Colony Collapse Disorder (CCD) refers to the recent general die-off of honey bees worldwide. The causes of CCD may surprise you.
Healthy beehives may contain 10,000 to 60,000 bees, depending on the season and environmental factors. Traditionally, beekeepers expect to lose 20-25% of their bees each year. Bees are, after all, short-lived insects, that generally survive for only 4 or 5 months. Colony collapse disorder has doubled those losses.
Mysterious bee deaths
Colony collapse disorder is characterized by the mysterious disappearance of entire colonies of honey bees from their hives. Where there are normally visibly dead bees around a hive, bees affected by CCD have simply disappeared.
Unlike the rabble rousers who point to specific chemicals (neonicotinoids), corporations (Monsanto) or technologies (cell phone towers), researchers have discovered that CCD is the result of many factors.
The truth about bee losses
According to Dr. May Berenbaum, scientific spokesperson on Colony Collapse Disorder and head of the University of Illinois Entomology Department, explains that there are several factors leading to colony collapse:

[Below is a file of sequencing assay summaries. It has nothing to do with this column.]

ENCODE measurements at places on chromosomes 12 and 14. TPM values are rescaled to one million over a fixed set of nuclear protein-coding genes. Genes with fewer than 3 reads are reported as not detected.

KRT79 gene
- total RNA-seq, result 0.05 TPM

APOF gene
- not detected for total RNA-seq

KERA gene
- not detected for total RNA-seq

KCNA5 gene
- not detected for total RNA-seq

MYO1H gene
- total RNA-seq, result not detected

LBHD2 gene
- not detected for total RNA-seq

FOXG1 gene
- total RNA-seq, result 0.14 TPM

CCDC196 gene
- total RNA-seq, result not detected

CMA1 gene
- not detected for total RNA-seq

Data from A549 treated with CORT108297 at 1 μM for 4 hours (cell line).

• Honey bees are not native to North America. They were brought here from Europe a few centuries ago
• As the practice of beekeeping expanded, common bee pathogens and pests, specifically foulbrood and the varroa mite, led to the use of antibiotics, fungicides and miticides that can negatively impact honey bees while losing their efficacy against pests and disease
• Honey bees naturally lack many of the immunity and detoxification genes that the rest of us have
Honey bees do have the advantage of eating foods that boost the power of the protective genes they do have. Pollen increases the production of proteins that defend against pathogens and metabolizes toxic compounds. Don’t assume that those benefits extend to other species, such as us, because there is no scientific proof to back up all those popular claims.
Because there are several causes of colony collapse disorder, there is no single solution.
So what can you do to help honey bees? Plant flowers that honey bees like, avoid using broad spectrum pesticides, use chemicals according to their directions, buy locally produced honey, start beekeeping in your own yard, and stay informed.
You can grow a surprising amount of food in your own yard. Ask me how!
To help The Daily Garden grow, you may see affiliate ads sprouting up in various places. These are not weeds. Pluck one of these offers and, at no extra cost to you, I get a small commission. As an Amazon Associate I earn from these qualifying purchases. You can also get my book, Stop Wasting Your Yard!